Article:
Thursday, March 06, 2008

Hot Sox versus the Cold Sox: the baseball analogy for climate communication

Some people have trouble understanding the low signal-to-noise ratio over the short term period of a decade or so during the current climate change. While the loudest ones shouting about the currently-cold January likely already understand the issue but don't care about the truth, some people can be persuaded. For these people, baseball is a good analogy - even a casual baseball fan understands in a single game, the worse team sometimes beats the better one, and only in the long run do you get to know the truth.

So comparing a recent time period to an older one is like looking at a matchup between two baseball teams, the Hot Sox and the Cold Sox. The Global Warming Baseball Analogy is that the Hot Sox has been gradually improving the quality of its players relative to the Cold Sox, so Hot is tending to win against Cold. Comparing a single matchup of a recent year to an older one is just like looking at a single baseball game - one game alone has only a slight chance of reflecting which is the better team. And to compare one month like January to the past is like judging two baseball teams based on a single inning. It doesn't prove anything.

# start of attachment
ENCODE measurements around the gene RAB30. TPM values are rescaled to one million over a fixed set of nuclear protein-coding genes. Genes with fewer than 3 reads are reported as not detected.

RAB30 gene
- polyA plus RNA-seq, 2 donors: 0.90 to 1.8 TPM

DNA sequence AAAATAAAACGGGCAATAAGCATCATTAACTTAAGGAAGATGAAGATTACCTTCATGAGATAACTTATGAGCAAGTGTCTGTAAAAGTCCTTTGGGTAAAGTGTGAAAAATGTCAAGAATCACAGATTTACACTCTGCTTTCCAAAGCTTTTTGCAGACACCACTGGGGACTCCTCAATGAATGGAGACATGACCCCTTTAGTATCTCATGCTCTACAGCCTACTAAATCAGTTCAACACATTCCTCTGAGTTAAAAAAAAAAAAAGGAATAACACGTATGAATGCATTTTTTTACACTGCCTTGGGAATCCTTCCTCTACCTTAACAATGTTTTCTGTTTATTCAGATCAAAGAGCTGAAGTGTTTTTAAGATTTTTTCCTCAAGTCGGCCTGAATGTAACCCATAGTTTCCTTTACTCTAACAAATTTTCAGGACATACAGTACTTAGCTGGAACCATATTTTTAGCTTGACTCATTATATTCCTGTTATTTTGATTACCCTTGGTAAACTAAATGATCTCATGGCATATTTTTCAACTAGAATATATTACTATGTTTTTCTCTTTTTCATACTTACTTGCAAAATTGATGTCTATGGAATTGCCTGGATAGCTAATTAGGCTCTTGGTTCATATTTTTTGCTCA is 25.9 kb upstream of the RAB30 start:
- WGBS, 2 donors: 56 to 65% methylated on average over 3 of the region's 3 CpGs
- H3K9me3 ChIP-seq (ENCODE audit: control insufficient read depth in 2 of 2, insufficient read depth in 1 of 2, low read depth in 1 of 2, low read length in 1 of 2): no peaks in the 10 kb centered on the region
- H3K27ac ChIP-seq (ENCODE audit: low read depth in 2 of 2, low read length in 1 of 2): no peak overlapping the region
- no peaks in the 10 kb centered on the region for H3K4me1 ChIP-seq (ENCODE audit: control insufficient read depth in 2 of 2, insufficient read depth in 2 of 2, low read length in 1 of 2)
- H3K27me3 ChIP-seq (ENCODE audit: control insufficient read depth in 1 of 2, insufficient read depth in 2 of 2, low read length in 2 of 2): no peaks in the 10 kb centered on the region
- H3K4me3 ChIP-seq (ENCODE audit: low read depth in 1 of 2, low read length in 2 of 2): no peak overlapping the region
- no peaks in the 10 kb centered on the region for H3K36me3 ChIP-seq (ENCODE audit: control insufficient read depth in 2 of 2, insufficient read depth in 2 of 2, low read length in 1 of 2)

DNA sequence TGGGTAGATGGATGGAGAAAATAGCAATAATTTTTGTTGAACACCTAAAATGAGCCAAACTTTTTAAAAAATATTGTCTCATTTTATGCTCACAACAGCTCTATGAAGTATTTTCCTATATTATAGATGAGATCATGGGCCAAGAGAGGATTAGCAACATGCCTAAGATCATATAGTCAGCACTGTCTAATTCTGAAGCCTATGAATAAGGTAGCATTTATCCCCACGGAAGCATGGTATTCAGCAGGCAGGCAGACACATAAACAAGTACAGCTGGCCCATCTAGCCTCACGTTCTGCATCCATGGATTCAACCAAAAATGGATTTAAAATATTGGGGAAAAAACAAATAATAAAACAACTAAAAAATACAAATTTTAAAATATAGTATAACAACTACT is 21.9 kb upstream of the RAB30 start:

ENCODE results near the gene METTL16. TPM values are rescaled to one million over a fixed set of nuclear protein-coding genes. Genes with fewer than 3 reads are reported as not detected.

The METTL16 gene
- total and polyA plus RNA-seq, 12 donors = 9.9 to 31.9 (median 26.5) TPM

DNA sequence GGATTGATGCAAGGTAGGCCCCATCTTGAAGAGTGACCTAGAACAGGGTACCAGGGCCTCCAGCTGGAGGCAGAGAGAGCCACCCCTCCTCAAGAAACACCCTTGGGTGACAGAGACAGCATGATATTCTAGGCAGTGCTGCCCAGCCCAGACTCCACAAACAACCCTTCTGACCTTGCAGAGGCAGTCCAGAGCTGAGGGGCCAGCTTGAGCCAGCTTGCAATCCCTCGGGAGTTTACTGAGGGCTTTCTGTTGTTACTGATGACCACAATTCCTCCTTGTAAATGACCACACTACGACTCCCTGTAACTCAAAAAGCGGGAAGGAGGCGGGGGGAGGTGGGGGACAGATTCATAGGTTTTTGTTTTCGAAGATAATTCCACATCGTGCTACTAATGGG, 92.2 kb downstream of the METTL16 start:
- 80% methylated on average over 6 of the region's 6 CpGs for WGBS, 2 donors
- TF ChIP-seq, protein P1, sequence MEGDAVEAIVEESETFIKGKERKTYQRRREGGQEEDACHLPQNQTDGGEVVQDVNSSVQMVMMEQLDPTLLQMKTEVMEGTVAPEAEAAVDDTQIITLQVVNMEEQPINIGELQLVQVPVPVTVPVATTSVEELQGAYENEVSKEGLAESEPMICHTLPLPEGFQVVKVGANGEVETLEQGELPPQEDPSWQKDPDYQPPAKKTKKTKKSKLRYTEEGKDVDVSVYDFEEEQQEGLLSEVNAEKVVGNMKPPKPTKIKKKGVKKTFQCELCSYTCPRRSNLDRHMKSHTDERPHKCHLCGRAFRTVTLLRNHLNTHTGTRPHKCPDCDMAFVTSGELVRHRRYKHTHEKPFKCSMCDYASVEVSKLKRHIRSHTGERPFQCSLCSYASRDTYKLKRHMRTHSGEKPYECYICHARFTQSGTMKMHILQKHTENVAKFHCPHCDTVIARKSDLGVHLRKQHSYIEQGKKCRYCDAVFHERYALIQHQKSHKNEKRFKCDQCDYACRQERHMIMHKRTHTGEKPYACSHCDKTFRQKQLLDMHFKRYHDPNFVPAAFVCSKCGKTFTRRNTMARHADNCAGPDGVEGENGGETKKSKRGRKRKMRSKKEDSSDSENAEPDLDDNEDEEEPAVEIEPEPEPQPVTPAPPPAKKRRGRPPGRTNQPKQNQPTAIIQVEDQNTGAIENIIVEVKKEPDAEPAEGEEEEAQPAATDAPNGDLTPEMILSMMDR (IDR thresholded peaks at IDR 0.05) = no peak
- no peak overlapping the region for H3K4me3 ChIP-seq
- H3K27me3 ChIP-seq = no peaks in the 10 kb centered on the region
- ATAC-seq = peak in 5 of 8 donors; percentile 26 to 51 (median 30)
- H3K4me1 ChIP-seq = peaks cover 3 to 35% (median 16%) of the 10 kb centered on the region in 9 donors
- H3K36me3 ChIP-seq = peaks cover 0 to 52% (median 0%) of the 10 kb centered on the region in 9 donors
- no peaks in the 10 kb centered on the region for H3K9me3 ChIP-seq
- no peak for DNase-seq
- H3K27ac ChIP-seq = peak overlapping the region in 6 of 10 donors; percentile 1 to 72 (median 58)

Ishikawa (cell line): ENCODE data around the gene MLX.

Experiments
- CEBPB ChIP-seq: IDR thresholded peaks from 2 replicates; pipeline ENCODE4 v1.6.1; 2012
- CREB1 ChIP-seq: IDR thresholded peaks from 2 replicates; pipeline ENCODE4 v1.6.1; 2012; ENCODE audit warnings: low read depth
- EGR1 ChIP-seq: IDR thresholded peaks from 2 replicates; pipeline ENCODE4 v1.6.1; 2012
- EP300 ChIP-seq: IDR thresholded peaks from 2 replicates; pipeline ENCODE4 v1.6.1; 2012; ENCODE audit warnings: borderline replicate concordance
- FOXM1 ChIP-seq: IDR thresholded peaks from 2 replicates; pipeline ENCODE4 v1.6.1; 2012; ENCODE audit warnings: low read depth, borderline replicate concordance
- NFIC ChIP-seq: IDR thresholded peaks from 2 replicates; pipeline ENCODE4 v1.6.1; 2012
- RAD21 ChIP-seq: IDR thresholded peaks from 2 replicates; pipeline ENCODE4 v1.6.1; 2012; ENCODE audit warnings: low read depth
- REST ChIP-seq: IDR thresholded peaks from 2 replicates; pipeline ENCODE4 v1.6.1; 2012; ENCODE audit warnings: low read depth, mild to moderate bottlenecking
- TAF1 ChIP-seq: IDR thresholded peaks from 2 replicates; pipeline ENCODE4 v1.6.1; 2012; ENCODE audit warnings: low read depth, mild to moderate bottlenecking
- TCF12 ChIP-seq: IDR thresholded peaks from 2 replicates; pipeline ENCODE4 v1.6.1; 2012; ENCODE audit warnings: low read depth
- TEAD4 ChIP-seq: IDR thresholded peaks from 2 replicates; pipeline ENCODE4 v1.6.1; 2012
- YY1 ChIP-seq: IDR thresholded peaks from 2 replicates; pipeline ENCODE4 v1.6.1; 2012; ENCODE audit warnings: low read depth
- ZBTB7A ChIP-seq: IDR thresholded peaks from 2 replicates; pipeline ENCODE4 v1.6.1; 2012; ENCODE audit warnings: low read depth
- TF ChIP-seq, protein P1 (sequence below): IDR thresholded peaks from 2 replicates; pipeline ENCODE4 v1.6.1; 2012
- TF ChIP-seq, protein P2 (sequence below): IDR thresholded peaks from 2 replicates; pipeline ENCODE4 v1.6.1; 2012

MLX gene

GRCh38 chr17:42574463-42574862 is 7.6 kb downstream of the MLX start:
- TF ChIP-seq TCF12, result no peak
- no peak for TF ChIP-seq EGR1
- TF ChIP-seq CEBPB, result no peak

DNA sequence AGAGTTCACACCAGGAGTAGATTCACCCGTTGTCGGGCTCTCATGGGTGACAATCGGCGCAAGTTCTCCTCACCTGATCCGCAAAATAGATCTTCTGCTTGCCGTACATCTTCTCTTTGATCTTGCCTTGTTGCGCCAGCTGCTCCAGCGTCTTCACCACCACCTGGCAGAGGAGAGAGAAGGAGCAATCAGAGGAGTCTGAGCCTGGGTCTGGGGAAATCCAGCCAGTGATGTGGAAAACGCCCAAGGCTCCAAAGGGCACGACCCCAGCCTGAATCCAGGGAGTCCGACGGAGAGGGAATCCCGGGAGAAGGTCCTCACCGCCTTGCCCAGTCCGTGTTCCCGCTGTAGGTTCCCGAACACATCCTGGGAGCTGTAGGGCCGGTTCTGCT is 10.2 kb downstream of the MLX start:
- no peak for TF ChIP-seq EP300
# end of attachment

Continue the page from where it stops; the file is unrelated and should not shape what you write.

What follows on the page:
And anyway, as Deltoid points out in the link above, January 2007 was the warmest January ever. The same people screaming about the drop relative to January 2008 usually scream about 1998 being warmer than recent years (according to some instrumental records). However, January 2007 was warmer than January 1998. If the skeptics deny this is important, then it can only be because comparing two January months is insufficient to prove anything.

I'd agree with them, so then we can quit the useless comparison to January 2008, and I'd extend it to saying comparing 1998 to 2008 is almost as useless. Multiyear averaging gives the validity of longer-term stats that a baseball fan would understand. Five-year averaging (graph at the Deltoid link) has been going upward with only slight interruptions ever since the 1970s, and 1998 didn't change that upward trend.

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